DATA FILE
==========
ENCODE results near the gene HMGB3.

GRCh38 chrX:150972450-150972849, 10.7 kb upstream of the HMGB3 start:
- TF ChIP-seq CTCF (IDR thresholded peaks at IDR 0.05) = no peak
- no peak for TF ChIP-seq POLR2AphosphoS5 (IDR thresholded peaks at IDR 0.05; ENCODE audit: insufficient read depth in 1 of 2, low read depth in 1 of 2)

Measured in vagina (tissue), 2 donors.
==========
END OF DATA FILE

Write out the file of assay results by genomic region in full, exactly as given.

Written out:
ENCODE results near the gene HMGB3.

GRCh38 chrX:150972450-150972849, 10.7 kb upstream of the HMGB3 start:
- TF ChIP-seq CTCF (IDR thresholded peaks at IDR 0.05) = no peak
- no peak for TF ChIP-seq POLR2AphosphoS5 (IDR thresholded peaks at IDR 0.05; ENCODE audit: insufficient read depth in 1 of 2, low read depth in 1 of 2)

Measured in vagina (tissue), 2 donors.